Oxford Guide to Behavioural Experiments in Cognitive Therapy
Behavioural experiments are one of the central and most powerful methods of intervention in cognitive therapy. Yet until now, there has been no volume specifically dedicated to guiding physicians who wish to design and implement behavioural experiments across a wide range of clinical problems. The Oxford Guide to Behavioural Experiments in Cognitive Therapy fills this gap. It is written by clinicians for clinicians. It is a practical, easy to read handbook, which is relevant for practising clinicians at every level, from trainees to cognitive therapy supervisors. Following a foreword by David Clark, the first two chapters provide a theoretical and practical background for the understanding and development of behavioural experiments. Thereafter, the remaining chapters of the book focus on particular problem areas. These include problems which have been the traditional focus of cognitive therapy (e.g. depression, anxiety disorders), as well as those which have only more recently become a subject of study (bipolar disorder, psychotic symptoms), and some which are still in their relative infancy (physical health problems, brain injury). The book also includes several chapters on transdiagnostic problems, such as avoidance of affect, low self-esteem, interpersonal issues, and self-injurious behaviour. A final chapter by Christine Padesky provides some signposts for future development. Containing examples of over 200 behavioural experiments, this book will be of enormous practical value for all those involved in cognitive behavioural therapy, as well as stimulating exploration and creativity in both its readers and their patients.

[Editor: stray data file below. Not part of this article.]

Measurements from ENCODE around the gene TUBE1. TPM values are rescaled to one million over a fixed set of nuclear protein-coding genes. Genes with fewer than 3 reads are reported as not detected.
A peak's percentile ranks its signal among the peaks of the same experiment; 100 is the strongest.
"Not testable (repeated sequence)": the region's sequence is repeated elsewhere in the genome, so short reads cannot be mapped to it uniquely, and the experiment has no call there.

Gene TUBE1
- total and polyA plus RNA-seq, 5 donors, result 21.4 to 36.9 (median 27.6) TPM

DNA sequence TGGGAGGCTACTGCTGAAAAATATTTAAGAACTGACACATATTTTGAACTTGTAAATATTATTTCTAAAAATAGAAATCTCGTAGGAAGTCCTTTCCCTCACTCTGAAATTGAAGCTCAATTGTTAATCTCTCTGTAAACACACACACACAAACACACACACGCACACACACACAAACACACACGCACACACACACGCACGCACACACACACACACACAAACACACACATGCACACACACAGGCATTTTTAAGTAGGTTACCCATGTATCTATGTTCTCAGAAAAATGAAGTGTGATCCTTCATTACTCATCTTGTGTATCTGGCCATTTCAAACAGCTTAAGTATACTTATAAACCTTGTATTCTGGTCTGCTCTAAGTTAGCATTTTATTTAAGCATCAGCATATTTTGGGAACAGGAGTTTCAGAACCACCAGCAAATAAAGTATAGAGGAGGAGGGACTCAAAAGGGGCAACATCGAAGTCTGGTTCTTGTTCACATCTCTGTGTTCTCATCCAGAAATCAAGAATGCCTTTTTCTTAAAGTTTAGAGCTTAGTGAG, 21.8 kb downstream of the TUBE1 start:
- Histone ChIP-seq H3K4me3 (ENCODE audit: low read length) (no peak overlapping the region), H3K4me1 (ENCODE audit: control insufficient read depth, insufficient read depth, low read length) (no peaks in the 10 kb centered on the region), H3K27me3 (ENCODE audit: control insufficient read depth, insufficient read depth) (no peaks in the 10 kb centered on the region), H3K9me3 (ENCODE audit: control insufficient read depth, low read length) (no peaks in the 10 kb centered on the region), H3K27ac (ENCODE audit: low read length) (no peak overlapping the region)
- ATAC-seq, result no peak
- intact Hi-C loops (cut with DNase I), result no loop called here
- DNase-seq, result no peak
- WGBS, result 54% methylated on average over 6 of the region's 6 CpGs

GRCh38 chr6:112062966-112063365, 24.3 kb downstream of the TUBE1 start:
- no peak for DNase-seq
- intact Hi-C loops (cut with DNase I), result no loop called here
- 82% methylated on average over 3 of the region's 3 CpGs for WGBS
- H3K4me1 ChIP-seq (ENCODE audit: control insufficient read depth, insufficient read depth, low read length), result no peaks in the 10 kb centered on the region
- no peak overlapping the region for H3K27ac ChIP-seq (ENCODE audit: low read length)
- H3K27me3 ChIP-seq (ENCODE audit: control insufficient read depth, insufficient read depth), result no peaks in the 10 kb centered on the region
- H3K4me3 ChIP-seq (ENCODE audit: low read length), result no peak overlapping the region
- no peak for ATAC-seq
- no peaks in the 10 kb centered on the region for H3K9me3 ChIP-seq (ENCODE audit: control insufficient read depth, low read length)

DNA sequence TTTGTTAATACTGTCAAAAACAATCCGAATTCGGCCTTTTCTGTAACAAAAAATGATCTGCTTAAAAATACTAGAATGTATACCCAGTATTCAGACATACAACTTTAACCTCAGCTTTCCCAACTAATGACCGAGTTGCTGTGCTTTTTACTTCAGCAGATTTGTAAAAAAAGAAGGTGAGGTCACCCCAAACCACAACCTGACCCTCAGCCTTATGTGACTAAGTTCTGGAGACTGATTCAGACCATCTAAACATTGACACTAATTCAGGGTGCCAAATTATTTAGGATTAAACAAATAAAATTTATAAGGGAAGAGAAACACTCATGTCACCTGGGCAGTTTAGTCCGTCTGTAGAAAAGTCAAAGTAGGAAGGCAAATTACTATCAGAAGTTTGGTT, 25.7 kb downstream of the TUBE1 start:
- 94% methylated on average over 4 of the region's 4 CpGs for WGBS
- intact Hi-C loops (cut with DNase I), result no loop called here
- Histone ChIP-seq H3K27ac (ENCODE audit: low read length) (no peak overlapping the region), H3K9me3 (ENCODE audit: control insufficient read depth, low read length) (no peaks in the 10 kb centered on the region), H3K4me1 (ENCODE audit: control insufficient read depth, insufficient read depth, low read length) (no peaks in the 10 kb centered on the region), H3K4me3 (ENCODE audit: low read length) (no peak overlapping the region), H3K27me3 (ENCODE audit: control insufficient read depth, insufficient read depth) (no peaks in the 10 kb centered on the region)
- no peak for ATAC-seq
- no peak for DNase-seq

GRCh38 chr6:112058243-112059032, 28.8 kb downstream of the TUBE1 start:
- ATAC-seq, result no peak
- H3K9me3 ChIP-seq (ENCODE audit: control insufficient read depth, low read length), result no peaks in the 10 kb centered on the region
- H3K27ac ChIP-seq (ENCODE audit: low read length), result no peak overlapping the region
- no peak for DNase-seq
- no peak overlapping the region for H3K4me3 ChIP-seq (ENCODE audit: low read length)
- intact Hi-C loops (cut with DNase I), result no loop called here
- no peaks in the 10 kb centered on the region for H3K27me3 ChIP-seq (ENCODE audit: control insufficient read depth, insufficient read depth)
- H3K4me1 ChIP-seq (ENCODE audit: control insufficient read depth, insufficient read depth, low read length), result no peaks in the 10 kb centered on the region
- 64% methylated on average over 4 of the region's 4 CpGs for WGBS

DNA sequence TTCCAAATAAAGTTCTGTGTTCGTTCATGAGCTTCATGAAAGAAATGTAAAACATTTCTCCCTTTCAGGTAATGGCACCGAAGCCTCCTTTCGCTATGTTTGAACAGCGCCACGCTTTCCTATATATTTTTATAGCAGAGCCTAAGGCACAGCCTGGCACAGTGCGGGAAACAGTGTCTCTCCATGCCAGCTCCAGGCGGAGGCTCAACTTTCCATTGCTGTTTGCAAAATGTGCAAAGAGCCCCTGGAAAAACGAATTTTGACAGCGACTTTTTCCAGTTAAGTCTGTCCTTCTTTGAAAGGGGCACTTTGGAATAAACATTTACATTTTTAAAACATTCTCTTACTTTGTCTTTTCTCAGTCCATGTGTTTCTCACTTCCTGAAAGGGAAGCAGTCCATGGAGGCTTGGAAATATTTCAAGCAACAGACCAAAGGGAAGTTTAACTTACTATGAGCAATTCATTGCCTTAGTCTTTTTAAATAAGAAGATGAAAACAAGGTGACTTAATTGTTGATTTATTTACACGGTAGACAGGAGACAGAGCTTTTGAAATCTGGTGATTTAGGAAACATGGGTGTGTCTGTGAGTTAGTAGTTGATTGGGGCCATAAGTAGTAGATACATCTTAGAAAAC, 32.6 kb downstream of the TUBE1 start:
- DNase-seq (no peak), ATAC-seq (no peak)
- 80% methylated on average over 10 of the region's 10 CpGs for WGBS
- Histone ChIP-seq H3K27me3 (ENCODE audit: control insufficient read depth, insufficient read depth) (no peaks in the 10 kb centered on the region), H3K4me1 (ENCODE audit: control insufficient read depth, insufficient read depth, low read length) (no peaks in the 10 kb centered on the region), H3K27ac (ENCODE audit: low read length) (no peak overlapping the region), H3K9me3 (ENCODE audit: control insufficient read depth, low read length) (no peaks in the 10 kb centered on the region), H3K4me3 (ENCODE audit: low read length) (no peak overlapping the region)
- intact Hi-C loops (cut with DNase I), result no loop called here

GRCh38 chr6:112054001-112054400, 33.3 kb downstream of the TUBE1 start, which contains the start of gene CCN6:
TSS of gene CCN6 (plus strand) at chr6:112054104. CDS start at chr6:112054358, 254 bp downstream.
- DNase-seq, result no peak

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Physical stimuli that resemble stimuli that were present at the time of the trauma often seem to trigger such activations. For example, the terror that was experienced in a road traffic accident at night might be triggered by a patch of ...
Both Clark and Salkovskis have been highly influential in the development of effective cognitive behavioural treatments for the anxiety disorders and, together with their teams (including some of the present authors), have strongly ...
Joan Kirk, one of the present authors, played an important role as head of the local National Health Service adult psychology department, building it up from three people to a far larger department with particular expertise in cognitive ...
It is this gap that the present book seeks to fill. The purpose of this first chapter is to provide some underpinnings for conceptualizing the place and role of BEs in cognitive therapy. It is divided into two parts.
A recent development, reflected to some extent in the present volume, is that clinicians and researchers are now starting to apply cognitive theory transdiagnostically (Fennell 1997; Harvey et al. 2004). A full overview of the theory ...
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Our copies of this book are always on loan and constantly have reservations placed on them. Wendy Townsend, Coventry & Warwickshire Partnership Trust, Read full review
great book educational read it 10000000000000 times
Acquired brain injury
Avoidance of affect
at the crossroads
Bipolar affective disorders